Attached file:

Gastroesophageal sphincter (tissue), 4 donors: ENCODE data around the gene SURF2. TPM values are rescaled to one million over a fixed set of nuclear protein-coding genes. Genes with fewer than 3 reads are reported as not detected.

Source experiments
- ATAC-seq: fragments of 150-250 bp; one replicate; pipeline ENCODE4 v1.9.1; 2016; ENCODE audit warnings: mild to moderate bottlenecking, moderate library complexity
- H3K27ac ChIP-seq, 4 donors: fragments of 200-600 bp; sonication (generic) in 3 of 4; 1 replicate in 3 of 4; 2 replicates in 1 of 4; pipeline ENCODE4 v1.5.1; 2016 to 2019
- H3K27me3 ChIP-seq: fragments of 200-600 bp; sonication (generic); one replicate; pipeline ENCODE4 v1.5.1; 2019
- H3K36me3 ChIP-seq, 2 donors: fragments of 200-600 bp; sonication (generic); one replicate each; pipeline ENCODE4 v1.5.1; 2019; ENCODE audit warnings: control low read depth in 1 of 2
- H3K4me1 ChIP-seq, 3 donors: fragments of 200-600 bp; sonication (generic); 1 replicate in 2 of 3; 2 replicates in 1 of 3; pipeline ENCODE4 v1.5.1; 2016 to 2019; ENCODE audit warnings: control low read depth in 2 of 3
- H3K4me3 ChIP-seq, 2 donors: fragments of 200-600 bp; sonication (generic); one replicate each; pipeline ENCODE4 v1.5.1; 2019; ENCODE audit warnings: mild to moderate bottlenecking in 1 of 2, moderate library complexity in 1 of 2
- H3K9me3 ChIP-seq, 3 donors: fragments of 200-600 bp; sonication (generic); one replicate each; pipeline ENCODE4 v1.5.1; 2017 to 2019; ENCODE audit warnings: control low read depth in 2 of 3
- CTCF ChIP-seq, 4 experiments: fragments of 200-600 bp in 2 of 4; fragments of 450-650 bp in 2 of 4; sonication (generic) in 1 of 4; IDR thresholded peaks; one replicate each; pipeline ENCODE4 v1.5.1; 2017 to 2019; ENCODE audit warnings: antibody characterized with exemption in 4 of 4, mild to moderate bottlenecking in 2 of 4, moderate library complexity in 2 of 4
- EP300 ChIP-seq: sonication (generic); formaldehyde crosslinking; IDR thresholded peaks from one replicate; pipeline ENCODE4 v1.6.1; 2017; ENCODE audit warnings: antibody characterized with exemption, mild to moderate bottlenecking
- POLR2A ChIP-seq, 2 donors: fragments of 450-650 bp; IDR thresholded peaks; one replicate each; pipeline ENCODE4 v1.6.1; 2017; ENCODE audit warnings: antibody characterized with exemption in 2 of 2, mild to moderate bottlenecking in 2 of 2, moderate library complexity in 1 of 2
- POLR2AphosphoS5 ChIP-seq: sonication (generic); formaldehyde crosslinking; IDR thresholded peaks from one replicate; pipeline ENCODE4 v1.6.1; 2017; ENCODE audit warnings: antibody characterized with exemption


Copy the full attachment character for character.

Gastroesophageal sphincter (tissue), 4 donors: ENCODE data around the gene SURF2. TPM values are rescaled to one million over a fixed set of nuclear protein-coding genes. Genes with fewer than 3 reads are reported as not detected.

Source experiments
- ATAC-seq: fragments of 150-250 bp; one replicate; pipeline ENCODE4 v1.9.1; 2016; ENCODE audit warnings: mild to moderate bottlenecking, moderate library complexity
- H3K27ac ChIP-seq, 4 donors: fragments of 200-600 bp; sonication (generic) in 3 of 4; 1 replicate in 3 of 4; 2 replicates in 1 of 4; pipeline ENCODE4 v1.5.1; 2016 to 2019
- H3K27me3 ChIP-seq: fragments of 200-600 bp; sonication (generic); one replicate; pipeline ENCODE4 v1.5.1; 2019
- H3K36me3 ChIP-seq, 2 donors: fragments of 200-600 bp; sonication (generic); one replicate each; pipeline ENCODE4 v1.5.1; 2019; ENCODE audit warnings: control low read depth in 1 of 2
- H3K4me1 ChIP-seq, 3 donors: fragments of 200-600 bp; sonication (generic); 1 replicate in 2 of 3; 2 replicates in 1 of 3; pipeline ENCODE4 v1.5.1; 2016 to 2019; ENCODE audit warnings: control low read depth in 2 of 3
- H3K4me3 ChIP-seq, 2 donors: fragments of 200-600 bp; sonication (generic); one replicate each; pipeline ENCODE4 v1.5.1; 2019; ENCODE audit warnings: mild to moderate bottlenecking in 1 of 2, moderate library complexity in 1 of 2
- H3K9me3 ChIP-seq, 3 donors: fragments of 200-600 bp; sonication (generic); one replicate each; pipeline ENCODE4 v1.5.1; 2017 to 2019; ENCODE audit warnings: control low read depth in 2 of 3
- CTCF ChIP-seq, 4 experiments: fragments of 200-600 bp in 2 of 4; fragments of 450-650 bp in 2 of 4; sonication (generic) in 1 of 4; IDR thresholded peaks; one replicate each; pipeline ENCODE4 v1.5.1; 2017 to 2019; ENCODE audit warnings: antibody characterized with exemption in 4 of 4, mild to moderate bottlenecking in 2 of 4, moderate library complexity in 2 of 4
- EP300 ChIP-seq: sonication (generic); formaldehyde crosslinking; IDR thresholded peaks from one replicate; pipeline ENCODE4 v1.6.1; 2017; ENCODE audit warnings: antibody characterized with exemption, mild to moderate bottlenecking
- POLR2A ChIP-seq, 2 donors: fragments of 450-650 bp; IDR thresholded peaks; one replicate each; pipeline ENCODE4 v1.6.1; 2017; ENCODE audit warnings: antibody characterized with exemption in 2 of 2, mild to moderate bottlenecking in 2 of 2, moderate library complexity in 1 of 2
- POLR2AphosphoS5 ChIP-seq: sonication (generic); formaldehyde crosslinking; IDR thresholded peaks from one replicate; pipeline ENCODE4 v1.6.1; 2017; ENCODE audit warnings: antibody characterized with exemption